If you're diagnosed with a mental illness – as about one in four Canadians will be – it's likely that you'll be holding down a job. It is less likely, however, that you'll hustle off to human resources to report what's wrong the way you might if you had some physical ailment.
“It's uncomfortable talking about it,” says Carl Vendette, a senior manager in Ottawa with the Conference Board of Canada who has battled depression, “because, at the end of day, I am talking about my faults and my flaws, and the more I talk about it, the smaller I become.”
Such awkwardness wasn't really a factor for Kim Mik-Girard, a manager with American Express in Montreal: Her descent into psychosis was painfully public.
During a comedy routine for a talent show at a March, 2005, company conference in Florida, she suddenly began to tell off-colour jokes about colleagues who were in the room.
She thought she was hilarious, but then, she says, she also thought she could fly. You could almost hear her career shattering in the resounding silence.
Yet, within a year, she was back full-time – and still being treated for the bipolar disorder. There were setbacks – she first tried within months of the disastrous conference, only to postpone even part-time work until the fall – but eventually, she was back and looking at a promotion.
Now 33, she recalls that “I had literally thought my career was over. I was talking about moving back to my parents' farm in Alberta to raise pigs.”
Not long ago, that might have been her fate. Her illness was severe, and there was no hiding it from her boss. Having listened to her ramble on during the trip home from the conference, he had called human resources and arranged an immediate leave. She was able to return largely because she received treatment so quickly and because she had an open-minded workplace.
A long-standing issue, creating healthy workplaces has become increasingly urgent as awareness of mental illness has grown and stress leels have risen. The Canadian Mental Health Commission is soon to release voluntary standards for psychological health and safety in the workplace.
The benefits are clear: After all, a knowledge economy relies on healthy minds. According to the Toronto-based Centre for Addiction and Mental Health, mental illness costs Canada $51-billion a year, about one-third of it in lost productivity. Aware of the toll (and potential legal implications of not handling mental illness properly), “all companies are looking for answers,” says Carolyn Dewa, a CAMH researcher who studies the workplace.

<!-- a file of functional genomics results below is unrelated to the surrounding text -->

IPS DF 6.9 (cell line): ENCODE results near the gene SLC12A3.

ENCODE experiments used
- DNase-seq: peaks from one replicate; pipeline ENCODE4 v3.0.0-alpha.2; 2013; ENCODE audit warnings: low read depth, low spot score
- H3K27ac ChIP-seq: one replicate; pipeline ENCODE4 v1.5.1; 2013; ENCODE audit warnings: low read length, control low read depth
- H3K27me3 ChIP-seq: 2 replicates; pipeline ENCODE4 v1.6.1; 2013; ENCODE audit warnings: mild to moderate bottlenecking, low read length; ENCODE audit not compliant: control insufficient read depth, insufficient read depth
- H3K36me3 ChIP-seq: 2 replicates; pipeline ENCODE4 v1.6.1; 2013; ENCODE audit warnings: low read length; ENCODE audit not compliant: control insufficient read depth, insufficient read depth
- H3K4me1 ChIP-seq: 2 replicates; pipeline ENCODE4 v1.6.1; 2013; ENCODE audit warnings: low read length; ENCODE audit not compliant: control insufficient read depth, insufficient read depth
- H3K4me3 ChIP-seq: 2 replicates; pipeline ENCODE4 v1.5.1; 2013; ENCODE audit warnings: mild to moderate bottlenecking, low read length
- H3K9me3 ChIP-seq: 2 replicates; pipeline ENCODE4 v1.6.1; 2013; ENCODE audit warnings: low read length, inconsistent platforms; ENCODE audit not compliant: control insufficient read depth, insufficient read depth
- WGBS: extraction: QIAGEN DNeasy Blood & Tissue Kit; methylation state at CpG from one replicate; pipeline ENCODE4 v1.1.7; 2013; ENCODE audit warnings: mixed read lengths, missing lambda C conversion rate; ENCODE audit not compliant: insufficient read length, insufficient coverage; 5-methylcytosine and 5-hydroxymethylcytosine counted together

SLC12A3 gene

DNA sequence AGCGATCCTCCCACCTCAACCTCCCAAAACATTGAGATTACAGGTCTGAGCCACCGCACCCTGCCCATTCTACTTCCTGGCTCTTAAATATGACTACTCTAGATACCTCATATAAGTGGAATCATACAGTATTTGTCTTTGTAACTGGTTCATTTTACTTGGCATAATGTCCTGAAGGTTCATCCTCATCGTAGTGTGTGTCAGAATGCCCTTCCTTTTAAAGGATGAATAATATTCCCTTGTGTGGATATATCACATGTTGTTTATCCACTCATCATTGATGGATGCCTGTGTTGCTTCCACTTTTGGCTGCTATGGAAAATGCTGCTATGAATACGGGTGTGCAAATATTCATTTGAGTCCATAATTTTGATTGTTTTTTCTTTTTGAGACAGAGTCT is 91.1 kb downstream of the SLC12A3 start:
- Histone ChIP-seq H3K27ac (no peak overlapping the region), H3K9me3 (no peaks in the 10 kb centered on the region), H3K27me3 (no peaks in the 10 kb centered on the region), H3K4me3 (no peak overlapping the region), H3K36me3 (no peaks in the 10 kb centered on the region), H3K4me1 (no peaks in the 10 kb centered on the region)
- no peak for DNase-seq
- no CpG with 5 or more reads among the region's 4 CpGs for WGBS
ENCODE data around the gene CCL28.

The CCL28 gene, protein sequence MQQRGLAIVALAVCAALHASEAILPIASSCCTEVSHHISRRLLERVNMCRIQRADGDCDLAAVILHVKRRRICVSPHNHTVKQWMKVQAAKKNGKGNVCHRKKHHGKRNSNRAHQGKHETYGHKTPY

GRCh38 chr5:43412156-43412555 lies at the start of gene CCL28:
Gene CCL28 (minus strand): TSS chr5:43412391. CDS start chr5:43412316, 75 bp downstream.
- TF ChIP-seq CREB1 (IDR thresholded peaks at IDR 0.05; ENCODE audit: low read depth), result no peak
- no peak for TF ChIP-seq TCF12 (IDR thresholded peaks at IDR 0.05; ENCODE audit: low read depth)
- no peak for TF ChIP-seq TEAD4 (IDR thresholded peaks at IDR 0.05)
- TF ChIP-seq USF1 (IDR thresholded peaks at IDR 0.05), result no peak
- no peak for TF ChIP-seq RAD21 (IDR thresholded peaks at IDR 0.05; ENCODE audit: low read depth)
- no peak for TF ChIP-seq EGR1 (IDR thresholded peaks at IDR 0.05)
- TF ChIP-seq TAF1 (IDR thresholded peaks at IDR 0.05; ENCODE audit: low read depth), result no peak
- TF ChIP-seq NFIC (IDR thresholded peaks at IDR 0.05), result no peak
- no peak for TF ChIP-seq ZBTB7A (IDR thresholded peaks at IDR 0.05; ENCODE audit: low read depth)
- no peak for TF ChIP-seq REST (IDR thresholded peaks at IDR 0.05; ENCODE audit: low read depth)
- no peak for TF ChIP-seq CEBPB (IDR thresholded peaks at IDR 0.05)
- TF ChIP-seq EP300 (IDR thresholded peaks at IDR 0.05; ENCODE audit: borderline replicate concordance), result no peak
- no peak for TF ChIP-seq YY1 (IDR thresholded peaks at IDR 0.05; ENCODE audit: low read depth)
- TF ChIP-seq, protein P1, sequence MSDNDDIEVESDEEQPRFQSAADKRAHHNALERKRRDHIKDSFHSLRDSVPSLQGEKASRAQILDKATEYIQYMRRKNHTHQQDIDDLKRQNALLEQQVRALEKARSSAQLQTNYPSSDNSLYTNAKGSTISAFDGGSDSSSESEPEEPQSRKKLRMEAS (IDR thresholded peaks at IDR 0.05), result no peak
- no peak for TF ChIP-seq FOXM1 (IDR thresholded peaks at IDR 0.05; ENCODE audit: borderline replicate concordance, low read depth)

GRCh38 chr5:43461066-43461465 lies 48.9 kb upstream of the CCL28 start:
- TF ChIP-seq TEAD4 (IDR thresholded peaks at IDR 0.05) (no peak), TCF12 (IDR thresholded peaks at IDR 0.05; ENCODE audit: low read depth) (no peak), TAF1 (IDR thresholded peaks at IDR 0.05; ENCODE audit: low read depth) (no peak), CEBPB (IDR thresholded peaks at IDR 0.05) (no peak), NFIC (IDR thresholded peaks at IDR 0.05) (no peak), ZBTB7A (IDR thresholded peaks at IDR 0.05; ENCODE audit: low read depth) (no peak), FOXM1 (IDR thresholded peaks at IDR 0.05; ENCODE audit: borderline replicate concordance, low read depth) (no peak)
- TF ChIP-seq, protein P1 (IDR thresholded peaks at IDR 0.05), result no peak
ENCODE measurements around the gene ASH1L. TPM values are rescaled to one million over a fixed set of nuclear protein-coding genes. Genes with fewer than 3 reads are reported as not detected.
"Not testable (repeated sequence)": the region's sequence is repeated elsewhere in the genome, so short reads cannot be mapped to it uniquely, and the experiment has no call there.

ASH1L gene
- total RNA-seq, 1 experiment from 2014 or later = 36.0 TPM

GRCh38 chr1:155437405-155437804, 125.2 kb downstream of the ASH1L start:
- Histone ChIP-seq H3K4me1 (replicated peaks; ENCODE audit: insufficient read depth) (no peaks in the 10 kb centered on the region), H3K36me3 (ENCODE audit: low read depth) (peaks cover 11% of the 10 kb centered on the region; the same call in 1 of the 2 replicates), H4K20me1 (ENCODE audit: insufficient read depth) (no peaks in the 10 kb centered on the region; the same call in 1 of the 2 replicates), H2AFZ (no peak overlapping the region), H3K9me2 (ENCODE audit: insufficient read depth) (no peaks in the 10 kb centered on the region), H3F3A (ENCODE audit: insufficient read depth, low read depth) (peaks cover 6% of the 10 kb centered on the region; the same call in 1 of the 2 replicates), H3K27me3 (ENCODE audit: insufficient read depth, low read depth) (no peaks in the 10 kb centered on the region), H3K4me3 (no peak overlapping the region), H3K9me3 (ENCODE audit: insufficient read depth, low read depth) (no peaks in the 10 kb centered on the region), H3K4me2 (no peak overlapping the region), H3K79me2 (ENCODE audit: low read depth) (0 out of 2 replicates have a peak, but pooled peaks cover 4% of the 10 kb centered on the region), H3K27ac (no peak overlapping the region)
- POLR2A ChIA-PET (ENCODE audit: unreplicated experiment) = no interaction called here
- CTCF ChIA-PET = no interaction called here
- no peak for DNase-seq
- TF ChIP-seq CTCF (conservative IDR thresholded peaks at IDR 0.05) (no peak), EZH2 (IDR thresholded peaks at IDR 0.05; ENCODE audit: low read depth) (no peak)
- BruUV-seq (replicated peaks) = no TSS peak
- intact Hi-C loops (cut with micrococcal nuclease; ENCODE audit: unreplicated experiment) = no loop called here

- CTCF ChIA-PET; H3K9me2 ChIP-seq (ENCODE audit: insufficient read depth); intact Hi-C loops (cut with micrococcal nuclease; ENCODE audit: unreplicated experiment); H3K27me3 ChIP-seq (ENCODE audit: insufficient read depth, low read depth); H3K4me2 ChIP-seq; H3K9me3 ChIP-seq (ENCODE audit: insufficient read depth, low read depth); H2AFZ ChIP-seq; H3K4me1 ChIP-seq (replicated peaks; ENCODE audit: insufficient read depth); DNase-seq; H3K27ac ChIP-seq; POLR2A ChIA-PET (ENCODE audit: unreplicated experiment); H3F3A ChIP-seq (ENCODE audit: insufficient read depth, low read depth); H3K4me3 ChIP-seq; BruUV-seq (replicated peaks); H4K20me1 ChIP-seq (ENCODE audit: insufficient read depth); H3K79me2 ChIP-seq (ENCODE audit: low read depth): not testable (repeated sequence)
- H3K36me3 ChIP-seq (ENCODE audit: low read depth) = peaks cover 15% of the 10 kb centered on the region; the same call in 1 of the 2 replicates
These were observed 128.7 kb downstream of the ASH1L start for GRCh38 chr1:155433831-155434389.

For example, a recent pilot project at CAMH had participating companies cover the cost of having a psychiatrist on call to assist employees' family doctors, who are rarely trained to deal with mental illness. “The program saved money, people came back sooner and were less likely to go on long-term disability,” Dr. Dewa says, suggesting it could easily go into widespread use.
But the main challenge remains creating an environment that encourages people to seek treatment quickly. Dr. Dewa's research estimates that 40 per cent of Canadians who undergo severe depression get no help.
Mr. Vendette, 48, recalls trying to get his depression under control so that he could put on a brave face while being interviewed last year for the job at the Conference Board (he researches better ways to provide health programs). “I did not want to be seen as someone who was less than others,” he says. “I was convinced I could create the image that everything was okay and, once I was better, I wouldn't have to share with anyone.”
At the same time, he felt people like him must “pony up” – to promote openness and make others less afraid to admit they need help – so last fall he gave a speech detailing his own story.
Now, while feeling better, he knows that he must monitor his mental health carefully. “It's almost as if it's in the background.” But what helps, he says, in addition to feeling challenged at work, is knowing that he has the support of his employer. “Having a job you feel good about is very therapeutic.”